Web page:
The 73rd Annual Stamp Exhibition of Southern California
Oct. 13-15, 2017
Presented by members of the U.S. Cancellation Club, this one-day seminar begins with an explanation of the circumstances surrounding the introduction of duplex cancelers and the post offices that used them in 1860. Participants will be able to grow in their ability to analyze and evaluate 19th Century hand cancels. Before the class ends, students will have a better understanding of the Middle Dutch Church's history and how it served as New York City's main post office in the mid-1800s, as well as a look at the New York City Foreign Mail cancels during that same era.
This course will be taught by four dynamic and motivating instructors, Roger Curran, Nick Kirke, Bob Grosch, and Ardy Callender.
Discover the circumstances surrounding the introduction of duplex cancelers as Roger illustrates and discusses the first U.S. markings by handstamps that duplexed. Primary attention will be given to the earliest duplex markings of New York City, Cleveland, and Cincinnati.
Nick will take a broad look at new developments surrounding New York City Foreign Mail cancels to include:
Learn how and why
killers were used and how the impressions from these old canceling devices give clues to their manufacturer. Bob will focus on the fancy negative cancels of the Boston Post Office used to identify specific mail clerks. The course will include an analysis of the cancels, their use, and the use of these cancels by the Railroad Post Offices of the time.
(Read Bob’s article on Boston Negative cancels in the March, 2017, issue of the American Philatelist.)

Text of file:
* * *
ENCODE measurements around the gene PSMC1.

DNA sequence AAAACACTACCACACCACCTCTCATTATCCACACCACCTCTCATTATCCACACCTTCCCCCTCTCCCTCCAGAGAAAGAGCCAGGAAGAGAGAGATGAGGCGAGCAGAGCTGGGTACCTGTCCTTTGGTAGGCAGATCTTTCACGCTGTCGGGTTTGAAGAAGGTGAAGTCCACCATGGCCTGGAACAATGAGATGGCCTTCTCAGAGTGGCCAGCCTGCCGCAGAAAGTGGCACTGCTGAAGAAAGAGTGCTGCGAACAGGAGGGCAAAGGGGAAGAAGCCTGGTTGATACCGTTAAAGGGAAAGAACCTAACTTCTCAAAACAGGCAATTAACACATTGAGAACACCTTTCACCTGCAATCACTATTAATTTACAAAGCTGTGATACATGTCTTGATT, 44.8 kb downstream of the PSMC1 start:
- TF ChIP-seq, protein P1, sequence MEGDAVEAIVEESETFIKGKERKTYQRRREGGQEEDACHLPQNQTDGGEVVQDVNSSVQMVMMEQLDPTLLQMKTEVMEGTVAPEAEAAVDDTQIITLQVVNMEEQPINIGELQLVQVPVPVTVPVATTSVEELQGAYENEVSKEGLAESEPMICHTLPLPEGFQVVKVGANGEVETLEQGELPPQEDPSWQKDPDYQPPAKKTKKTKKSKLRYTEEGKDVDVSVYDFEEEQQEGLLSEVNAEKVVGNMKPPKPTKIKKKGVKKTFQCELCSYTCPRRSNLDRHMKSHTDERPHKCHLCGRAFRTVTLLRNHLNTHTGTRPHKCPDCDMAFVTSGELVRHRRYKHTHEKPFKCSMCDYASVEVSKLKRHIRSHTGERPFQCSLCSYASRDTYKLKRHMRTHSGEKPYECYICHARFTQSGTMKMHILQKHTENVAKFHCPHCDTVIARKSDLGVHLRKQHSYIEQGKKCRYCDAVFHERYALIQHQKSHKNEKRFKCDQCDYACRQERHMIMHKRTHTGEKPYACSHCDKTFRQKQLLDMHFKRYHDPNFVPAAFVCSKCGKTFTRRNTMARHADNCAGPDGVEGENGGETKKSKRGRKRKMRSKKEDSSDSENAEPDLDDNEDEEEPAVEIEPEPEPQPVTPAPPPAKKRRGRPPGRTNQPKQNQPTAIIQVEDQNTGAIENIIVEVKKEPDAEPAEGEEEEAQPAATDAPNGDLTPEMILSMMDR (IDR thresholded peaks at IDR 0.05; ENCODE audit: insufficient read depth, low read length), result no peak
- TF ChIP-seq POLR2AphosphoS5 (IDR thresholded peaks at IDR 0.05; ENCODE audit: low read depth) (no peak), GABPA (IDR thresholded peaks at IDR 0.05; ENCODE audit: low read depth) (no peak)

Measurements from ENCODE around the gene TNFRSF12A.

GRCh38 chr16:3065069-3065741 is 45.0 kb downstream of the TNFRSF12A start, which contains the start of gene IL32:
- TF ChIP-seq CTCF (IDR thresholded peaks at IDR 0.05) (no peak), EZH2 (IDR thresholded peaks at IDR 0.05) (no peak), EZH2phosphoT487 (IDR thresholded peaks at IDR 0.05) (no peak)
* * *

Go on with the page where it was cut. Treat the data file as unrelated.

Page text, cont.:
Ardy will present a study of the Middle Dutch Church from its beginnings in 1729, through its repurpose as New York City’s main post office between 1845 and 1875. Research has led to the development of a series of floor plans which provide insight into how mail was handled and where various departments were located. Participants will gain an understanding of how mail moved through the New York City postal system and how to apply that information to other post offices.
U.S. Official Stamps, 1873-1884: Telling Postal History with Off-Cover Stamps — Official covers are scarce. For some stamps, no covers exist, and for many others, less than ten survive. Off-cover stamps, through their cancellations, can be useful in explaining how these controlled stamps were distributed and utilized. Participants will gain a new appreciation for the challenge of fully understanding the postal history of U.S. official stamps, and learn that collecting off-cover used stamps - now in disfavor among exhibition judges - is sometimes an essential part of postal history.
Last updated - September 26, 2017